Step 5. Define Creative Concept and Budget. OK, Now that you know Why, Who and Where, you can start thinking about How and How Much. How will you best connect with this audience? Does this need to be fast-paced? Funny? Dramatic? Documentary style? Will the end product need to be less than 90 seconds long, for web viewing? Can it be longer–more like a brief news package (2-3 mins)—for group viewing? You’ll want to develop a creative treatment and maybe a few storyboards, so you have a sense of how things will look, and how much they will cost. You’ll also need these documents for internal approvals before moving forward with production. Here’s where a Scriptwriter and Creative Director can be helpful to your project. They have loads of experience developing concepts that are creative, but also achievable. Cost drivers will include schedule (is this a rush project?), how many shooting and editing days, and complexity of the concept.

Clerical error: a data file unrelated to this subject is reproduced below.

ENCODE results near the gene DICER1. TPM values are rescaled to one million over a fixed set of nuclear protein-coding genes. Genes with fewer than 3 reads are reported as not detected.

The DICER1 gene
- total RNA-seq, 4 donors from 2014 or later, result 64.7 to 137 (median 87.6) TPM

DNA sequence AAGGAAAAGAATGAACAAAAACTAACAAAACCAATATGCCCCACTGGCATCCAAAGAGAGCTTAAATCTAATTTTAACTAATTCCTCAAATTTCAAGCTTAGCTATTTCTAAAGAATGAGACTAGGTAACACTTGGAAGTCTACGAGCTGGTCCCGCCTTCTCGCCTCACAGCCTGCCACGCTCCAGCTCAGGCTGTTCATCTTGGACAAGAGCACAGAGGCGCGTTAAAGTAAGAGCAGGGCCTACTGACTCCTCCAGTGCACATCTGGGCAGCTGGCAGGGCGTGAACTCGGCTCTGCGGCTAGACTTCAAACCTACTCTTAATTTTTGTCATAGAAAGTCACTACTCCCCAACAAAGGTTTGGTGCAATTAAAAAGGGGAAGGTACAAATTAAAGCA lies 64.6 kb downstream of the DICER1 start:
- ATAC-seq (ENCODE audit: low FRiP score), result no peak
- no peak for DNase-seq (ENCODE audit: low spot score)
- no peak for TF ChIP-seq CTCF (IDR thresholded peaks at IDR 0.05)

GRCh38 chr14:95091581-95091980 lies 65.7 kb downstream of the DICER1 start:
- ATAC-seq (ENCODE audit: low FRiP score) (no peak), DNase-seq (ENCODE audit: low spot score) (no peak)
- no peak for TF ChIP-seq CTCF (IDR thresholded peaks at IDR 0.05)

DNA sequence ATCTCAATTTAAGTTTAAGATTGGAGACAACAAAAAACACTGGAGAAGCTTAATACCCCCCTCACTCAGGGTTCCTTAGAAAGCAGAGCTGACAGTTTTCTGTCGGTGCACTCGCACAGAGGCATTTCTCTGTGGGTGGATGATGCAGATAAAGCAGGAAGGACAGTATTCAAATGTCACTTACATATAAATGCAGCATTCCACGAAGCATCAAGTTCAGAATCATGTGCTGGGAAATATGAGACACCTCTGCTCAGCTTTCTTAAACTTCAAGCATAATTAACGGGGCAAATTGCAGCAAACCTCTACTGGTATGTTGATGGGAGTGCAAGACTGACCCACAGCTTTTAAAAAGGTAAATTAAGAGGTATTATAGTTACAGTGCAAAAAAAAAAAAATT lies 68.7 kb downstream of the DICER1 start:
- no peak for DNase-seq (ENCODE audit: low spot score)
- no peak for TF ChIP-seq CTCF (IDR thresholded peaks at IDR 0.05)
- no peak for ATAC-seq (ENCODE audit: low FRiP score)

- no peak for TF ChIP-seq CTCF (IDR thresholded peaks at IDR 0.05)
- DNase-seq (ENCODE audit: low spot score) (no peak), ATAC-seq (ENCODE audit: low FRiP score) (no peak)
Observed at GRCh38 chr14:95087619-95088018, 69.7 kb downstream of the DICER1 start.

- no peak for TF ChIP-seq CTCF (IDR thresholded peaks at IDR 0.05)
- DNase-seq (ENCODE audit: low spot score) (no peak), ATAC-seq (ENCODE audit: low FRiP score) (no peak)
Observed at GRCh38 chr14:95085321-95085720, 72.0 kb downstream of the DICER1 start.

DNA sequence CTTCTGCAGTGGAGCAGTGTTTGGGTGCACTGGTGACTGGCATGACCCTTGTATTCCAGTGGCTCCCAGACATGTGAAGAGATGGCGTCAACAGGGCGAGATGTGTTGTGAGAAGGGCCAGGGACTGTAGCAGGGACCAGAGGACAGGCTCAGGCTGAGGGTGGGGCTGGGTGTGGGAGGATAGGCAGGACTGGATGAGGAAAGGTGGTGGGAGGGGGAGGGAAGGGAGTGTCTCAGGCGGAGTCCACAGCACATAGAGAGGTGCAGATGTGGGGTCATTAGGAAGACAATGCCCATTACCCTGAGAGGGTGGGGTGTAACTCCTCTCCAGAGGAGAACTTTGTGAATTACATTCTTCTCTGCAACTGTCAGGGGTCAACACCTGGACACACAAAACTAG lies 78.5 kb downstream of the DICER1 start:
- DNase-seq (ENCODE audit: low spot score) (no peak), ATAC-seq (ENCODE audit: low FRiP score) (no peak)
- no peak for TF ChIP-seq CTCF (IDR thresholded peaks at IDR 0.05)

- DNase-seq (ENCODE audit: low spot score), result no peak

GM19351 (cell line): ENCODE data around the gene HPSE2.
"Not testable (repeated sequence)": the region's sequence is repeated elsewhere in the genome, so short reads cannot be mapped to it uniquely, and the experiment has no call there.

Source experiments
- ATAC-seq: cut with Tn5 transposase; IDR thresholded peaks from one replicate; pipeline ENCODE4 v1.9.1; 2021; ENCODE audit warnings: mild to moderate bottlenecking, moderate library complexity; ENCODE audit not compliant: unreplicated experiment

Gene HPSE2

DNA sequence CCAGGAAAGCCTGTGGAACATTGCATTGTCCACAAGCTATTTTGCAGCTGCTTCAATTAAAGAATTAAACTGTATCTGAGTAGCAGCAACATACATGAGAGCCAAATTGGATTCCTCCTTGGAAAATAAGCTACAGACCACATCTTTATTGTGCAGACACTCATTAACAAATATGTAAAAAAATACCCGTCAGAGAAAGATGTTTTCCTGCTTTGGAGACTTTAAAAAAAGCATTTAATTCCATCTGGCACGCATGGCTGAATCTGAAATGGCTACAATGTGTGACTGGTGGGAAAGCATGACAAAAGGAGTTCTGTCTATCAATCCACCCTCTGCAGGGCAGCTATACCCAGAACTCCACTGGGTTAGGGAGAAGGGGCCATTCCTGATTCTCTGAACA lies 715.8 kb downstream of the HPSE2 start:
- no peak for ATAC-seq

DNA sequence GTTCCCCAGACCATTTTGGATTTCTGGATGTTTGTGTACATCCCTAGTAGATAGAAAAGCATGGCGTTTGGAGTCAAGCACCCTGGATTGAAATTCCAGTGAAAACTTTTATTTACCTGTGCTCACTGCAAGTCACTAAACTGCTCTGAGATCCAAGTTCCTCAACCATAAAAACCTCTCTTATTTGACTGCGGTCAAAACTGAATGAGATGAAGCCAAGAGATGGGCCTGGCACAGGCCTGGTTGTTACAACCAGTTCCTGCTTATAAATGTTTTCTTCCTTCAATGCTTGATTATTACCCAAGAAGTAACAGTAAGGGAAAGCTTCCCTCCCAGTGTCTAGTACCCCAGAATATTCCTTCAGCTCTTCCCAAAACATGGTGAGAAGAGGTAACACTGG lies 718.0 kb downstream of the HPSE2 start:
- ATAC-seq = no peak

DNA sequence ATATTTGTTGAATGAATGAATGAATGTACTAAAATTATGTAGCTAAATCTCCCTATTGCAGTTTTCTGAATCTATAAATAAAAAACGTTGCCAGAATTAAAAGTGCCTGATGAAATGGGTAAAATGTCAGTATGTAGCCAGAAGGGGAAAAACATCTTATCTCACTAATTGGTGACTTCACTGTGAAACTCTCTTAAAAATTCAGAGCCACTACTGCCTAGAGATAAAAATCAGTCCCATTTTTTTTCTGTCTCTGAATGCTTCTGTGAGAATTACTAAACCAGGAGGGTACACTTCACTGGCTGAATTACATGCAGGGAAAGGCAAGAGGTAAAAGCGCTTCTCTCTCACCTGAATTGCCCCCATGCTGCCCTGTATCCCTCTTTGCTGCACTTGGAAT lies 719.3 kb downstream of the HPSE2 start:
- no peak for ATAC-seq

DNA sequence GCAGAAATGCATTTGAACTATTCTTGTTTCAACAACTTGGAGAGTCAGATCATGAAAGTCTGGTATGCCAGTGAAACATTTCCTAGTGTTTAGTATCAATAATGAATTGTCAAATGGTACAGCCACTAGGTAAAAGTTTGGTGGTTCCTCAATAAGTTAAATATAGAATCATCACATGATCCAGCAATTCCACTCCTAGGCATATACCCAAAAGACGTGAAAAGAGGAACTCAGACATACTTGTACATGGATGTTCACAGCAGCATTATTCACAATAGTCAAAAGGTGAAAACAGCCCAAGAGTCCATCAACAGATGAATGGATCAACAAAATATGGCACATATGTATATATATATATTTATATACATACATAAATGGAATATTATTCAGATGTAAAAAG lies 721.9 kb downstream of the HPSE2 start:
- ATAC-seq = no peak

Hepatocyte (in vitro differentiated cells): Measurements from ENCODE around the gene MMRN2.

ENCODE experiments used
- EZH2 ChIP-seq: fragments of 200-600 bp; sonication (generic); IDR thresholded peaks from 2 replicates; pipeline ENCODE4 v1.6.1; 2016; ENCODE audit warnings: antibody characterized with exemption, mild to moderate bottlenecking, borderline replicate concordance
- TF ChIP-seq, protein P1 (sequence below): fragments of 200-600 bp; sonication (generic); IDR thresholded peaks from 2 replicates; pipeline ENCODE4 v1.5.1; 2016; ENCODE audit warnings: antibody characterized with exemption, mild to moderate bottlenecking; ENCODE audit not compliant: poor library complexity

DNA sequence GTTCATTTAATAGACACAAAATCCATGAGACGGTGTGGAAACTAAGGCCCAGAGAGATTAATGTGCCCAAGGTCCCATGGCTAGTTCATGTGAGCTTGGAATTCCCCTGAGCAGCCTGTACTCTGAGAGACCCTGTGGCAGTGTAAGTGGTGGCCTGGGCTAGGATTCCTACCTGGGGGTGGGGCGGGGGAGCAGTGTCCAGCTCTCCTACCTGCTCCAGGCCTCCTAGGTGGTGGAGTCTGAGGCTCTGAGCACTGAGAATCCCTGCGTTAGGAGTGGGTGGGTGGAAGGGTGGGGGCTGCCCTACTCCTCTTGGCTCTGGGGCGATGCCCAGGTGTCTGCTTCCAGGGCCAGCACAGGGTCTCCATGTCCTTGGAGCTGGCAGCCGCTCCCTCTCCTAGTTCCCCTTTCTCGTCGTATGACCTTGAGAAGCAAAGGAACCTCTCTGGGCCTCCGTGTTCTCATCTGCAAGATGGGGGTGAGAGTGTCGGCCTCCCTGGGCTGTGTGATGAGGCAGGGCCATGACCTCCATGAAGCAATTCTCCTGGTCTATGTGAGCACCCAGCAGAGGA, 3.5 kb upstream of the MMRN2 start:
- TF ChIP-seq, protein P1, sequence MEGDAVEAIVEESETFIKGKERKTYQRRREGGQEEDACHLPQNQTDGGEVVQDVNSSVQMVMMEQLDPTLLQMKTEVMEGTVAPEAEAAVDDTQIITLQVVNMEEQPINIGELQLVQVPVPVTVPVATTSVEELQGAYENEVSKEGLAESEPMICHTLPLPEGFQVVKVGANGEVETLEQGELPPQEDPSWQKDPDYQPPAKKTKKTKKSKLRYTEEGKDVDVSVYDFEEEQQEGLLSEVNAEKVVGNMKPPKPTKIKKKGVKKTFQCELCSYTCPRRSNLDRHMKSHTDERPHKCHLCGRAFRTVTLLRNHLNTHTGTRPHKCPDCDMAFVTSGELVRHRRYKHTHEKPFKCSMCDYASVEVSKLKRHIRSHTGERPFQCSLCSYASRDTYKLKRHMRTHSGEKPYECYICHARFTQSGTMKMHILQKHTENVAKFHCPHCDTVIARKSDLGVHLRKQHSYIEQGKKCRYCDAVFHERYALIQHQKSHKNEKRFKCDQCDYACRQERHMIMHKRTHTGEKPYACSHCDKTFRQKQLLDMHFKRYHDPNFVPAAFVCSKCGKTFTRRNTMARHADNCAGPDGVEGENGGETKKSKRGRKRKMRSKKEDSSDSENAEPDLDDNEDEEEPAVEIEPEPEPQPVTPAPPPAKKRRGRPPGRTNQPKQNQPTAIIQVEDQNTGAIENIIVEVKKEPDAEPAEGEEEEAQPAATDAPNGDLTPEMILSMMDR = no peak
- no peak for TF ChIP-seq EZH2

So how about cost? People used to define video budgets in terms of “cost per finished minute.” I think it’s more useful to consider cost-per-impression. If your video costs $10,000 and reaches 20,000 people live and online, that’s 50 cents per impression. If those people go out and raise $4 million for your cause because the video helped inspire them, that’s a pretty cost-effective outcome. If your video costs $40,000 and reaches 2,500 people worldwide in online training sessions, that’s a cost of $16 per person. If you would normally spend $150 per person to send trainers to multiple locations, then you have saved yourself a bundle. So you need to know from Step 1 what the goal is, and whether this cost is justified. There is also a direct relationship between cost and quality, there’s no getting around that. Some situations do not merit a full-scale production. You may be able to get away with recording someone with an iPhone. That’s another cost-benefit analysis you need to make when weighing your options.